In lieu of an abstract, here is a brief excerpt of the content:

Reviewed by:
  • Recovering Buddhism in Modern China ed. by Jan Kiely and J. Brooks Jessup
  • Ben Van Overmeire
Jan Kiely and J. Brooks Jessup, eds. Recovering Buddhism in Modern China. New York: Columbia University Press, 2016. 383 pp. $60 (cloth).

Until recently, accounts of Buddhism on the Chinese mainland have tended to focus on textual materials produced before the twentieth century. With some notable exceptions, such as Holmes Welch's monumental but venerable studies,1 the majority of scholars thus seemed to subscribe to the narrative of a secularizing China where religion has no place. This edited volume forms part of a larger trend in appreciating how influential a force Chinese religions have been in the twentieth century and how religion remains influential today. In their introduction, Jan Kiely and J. Brooks Jessup usefully delineate the scholarly interventions of this volume. In seeking to counter the narrative of modern China as a secularizing state, this volume unearths the immense contributions Buddhist individuals and organizations have made to the "modernization" of their country.

Part 1 collects contributions that address Buddhist activity during the Republican era. Its opening article, written by J. Brooks Jessup, looks at the Shanghai-based World [End Page E-26] Buddhist Householder Grove (世界佛教居士林 Shijie Fojiao jushilin), a space that positioned itself as a middle way in between city temples and secular life. In examining the architecture and daily schedule of the association's headquarters, Kiely speculates that what we have here is an "ambivalent modernity." On the one hand, Western influences are welcomed, as seen in the commercial ventures of many members of the association. On the other, these influences are balanced with a close attention to Chinese religious heritage.

Eric J. Hammerstrom takes up Jessup's "ambivalent modernity" and uses it to examine the "science and philosophy of life debates" of the 1920s. Focusing on the voice of the Buddhist layman Lin Zaiping (林宰平 1879–1960), Hammerstrom shows that scholarship has thus far underappreciated the Buddhist contributions to these debates. If these debates tried to delimit what science meant in the field of human knowledge, Buddhists were also invested in that effort. In the process, they not only actively showed that Buddhism was in fact "scientific," but also disentangled "Buddhism" from "religion," the latter being looked upon unfavorably by many revolutionary intellectuals (such as those belonging to the May Fourth movement).

In the next chapter, Gregory Adam Scott examines how these new ideas about Buddhism were spread, focusing on three short-lived Buddhist periodicals published between 1910 and 1920. Scott argues that each of these periodicals represents an archetype of Chinese Buddhist publications, archetypes that can also be distinguished among the multitude of Chinese Buddhist publications of the next decade. The Buddhist Studies Magazine (佛學叢報 Foxue congbao) collected pieces by authors without any shared institutional affiliation, aiming at a broad audience. Buddhist Monthly (佛教月報 Fojiao yuebao), on the other hand, published the views of a particular Buddhist association, the Chinese Buddhist General Association (中華佛教總會 Zhonghua Fojiao zonghui). Finally, Awakening Society Collectanea (覺社叢書 Jueshe congshu) forged a middle path between the two other types, being the journal of a particular organization while still aiming at an audience beyond the members of that society.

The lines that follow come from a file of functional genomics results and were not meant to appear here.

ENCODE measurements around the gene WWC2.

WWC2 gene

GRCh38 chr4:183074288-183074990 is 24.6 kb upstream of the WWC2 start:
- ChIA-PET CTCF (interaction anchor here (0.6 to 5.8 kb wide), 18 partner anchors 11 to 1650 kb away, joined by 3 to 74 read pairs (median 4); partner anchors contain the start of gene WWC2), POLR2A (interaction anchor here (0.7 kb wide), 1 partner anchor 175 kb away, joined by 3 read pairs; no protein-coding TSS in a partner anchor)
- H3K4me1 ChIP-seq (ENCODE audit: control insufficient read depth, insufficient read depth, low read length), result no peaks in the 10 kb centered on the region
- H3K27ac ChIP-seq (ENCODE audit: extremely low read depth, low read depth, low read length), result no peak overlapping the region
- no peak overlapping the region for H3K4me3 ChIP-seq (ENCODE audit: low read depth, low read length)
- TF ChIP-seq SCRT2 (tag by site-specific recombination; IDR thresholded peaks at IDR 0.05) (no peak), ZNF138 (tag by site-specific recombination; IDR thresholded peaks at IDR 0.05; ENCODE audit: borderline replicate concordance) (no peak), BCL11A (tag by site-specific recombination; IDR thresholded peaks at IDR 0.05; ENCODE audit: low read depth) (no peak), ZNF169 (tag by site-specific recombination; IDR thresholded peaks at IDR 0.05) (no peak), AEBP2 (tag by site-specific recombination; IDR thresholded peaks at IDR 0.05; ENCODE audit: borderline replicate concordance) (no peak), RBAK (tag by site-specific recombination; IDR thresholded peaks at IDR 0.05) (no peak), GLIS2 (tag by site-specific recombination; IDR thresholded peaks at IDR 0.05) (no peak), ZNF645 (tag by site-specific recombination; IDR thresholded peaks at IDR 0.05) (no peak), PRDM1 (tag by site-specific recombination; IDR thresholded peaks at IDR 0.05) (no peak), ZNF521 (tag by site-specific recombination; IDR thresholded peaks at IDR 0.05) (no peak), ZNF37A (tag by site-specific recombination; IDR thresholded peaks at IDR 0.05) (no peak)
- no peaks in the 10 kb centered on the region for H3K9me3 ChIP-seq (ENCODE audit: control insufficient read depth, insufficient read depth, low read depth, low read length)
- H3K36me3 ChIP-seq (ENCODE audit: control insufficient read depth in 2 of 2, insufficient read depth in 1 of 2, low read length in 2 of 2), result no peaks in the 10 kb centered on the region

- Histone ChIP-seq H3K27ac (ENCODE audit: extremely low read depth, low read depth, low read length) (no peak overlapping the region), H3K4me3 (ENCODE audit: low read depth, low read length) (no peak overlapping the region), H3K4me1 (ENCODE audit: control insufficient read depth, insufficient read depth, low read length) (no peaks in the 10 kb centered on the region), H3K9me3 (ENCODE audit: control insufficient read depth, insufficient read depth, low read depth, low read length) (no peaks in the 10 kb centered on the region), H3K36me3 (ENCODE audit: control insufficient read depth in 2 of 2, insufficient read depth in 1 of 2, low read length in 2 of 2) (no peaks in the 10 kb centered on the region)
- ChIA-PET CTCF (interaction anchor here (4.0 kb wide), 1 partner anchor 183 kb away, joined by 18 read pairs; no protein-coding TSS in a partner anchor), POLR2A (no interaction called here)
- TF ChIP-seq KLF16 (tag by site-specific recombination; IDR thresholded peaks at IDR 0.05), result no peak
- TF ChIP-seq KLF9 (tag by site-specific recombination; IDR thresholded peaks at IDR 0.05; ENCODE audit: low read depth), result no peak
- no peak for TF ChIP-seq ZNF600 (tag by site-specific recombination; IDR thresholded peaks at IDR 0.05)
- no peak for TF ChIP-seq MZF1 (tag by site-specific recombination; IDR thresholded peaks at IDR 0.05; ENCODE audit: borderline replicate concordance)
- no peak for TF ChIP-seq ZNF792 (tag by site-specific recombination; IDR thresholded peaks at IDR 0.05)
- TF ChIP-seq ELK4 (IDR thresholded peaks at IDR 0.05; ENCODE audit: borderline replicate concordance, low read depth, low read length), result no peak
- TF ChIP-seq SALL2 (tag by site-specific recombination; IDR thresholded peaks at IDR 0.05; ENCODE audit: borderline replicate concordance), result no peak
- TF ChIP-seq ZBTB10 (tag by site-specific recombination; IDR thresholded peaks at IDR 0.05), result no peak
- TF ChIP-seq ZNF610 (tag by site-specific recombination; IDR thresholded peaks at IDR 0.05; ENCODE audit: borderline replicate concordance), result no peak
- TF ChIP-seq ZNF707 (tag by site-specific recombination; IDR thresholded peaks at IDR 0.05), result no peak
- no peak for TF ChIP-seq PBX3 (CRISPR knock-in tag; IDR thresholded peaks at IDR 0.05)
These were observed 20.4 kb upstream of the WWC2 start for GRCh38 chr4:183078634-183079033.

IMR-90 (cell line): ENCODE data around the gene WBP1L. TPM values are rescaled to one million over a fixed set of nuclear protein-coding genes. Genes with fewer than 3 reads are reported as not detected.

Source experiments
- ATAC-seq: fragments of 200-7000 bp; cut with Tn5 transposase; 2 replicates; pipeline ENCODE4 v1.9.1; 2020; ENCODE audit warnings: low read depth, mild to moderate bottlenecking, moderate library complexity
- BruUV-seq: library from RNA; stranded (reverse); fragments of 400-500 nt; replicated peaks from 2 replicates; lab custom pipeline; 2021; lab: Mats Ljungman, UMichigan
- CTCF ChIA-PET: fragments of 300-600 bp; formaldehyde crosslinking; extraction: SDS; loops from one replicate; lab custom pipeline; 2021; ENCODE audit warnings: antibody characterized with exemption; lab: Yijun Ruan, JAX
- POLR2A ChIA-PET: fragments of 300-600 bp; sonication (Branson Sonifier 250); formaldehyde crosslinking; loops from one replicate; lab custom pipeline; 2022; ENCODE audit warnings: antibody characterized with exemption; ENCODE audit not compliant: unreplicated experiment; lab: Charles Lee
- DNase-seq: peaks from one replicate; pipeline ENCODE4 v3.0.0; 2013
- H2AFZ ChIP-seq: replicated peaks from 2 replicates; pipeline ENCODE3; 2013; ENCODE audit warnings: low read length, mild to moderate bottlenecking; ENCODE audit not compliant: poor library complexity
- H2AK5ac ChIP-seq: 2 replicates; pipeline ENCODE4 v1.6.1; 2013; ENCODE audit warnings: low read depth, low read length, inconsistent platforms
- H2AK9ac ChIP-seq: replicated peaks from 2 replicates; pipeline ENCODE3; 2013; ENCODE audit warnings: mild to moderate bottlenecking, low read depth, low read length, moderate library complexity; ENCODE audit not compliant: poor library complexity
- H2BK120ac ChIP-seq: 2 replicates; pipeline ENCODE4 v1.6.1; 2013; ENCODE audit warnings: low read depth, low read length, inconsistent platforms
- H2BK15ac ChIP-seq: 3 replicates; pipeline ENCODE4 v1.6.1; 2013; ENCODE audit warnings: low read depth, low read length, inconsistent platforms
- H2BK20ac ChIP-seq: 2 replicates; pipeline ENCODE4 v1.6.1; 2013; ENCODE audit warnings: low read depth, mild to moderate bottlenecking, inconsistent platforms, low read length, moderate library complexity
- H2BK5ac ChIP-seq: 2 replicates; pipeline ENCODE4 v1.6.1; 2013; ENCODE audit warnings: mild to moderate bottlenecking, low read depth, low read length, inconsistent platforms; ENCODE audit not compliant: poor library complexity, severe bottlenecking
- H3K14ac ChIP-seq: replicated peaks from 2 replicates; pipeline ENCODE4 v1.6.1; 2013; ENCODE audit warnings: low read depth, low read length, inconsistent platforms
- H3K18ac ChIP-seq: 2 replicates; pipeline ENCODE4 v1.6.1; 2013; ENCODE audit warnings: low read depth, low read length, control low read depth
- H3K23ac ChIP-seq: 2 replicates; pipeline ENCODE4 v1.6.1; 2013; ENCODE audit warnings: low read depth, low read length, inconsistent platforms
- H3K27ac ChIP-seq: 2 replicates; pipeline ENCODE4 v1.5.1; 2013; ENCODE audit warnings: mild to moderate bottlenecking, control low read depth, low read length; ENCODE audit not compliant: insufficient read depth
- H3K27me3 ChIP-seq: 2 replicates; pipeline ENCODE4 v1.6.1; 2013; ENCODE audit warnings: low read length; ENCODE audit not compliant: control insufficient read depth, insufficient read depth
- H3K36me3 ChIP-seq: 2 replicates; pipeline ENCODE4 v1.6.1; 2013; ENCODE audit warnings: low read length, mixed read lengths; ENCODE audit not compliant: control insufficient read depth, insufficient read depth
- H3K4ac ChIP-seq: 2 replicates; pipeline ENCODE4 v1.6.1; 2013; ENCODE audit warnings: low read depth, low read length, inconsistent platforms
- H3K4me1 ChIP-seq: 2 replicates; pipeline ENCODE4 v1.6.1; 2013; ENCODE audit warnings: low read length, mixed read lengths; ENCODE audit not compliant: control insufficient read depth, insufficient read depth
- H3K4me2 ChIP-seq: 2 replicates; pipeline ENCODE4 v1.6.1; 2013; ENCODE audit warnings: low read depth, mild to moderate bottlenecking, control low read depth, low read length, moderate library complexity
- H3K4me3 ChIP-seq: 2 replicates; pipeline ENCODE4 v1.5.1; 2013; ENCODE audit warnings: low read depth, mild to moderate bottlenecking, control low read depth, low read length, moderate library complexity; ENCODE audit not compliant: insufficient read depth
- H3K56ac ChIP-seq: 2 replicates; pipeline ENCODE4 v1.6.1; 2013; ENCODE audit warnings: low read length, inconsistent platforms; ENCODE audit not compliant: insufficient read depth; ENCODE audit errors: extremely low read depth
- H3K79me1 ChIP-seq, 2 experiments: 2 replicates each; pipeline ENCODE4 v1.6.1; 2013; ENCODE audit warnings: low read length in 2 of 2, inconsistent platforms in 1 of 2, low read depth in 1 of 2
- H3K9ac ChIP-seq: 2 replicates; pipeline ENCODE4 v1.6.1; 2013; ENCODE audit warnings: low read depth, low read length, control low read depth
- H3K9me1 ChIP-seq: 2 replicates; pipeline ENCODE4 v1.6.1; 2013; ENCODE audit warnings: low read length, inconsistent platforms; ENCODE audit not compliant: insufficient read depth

In the opening article in part 2, which collects essays about the Second World War and the postwar Communist takeover, Benjamin Brose examines the role of relics of the eminent monk Xuanzang (玄奘 600?–664) in international relations during and after the Second World War. Brose argues that there is a continuity between premodern Buddhist appreciations of the political and religious power of relics and more contemporary discourses on the value of "cultural heritage." The cultural usage of Xuanzang's relics oscillates between treatment as a symbol for Chinese nationalism (Xuanzang as representing the superiority of Chinese Buddhism) and treatment as a symbol for international collaboration (Buddhism as a pan-Asian religion). Most interestingly, Brose demonstrates that these relics were never treated as mere cultural artifacts: at various instances, he shows that those dealing with them are convinced they have numinous powers.

Following Brose, Xue Yu also discusses the relation between Chinese Buddhists and the newly established People's Republic of China (PRC). Nicely dovetailing with the...


Additional Information

Print ISSN
pp. E-26-E-28
Launched on MUSE
Open Access
Back To Top

This website uses cookies to ensure you get the best experience on our website. Without cookies your experience may not be seamless.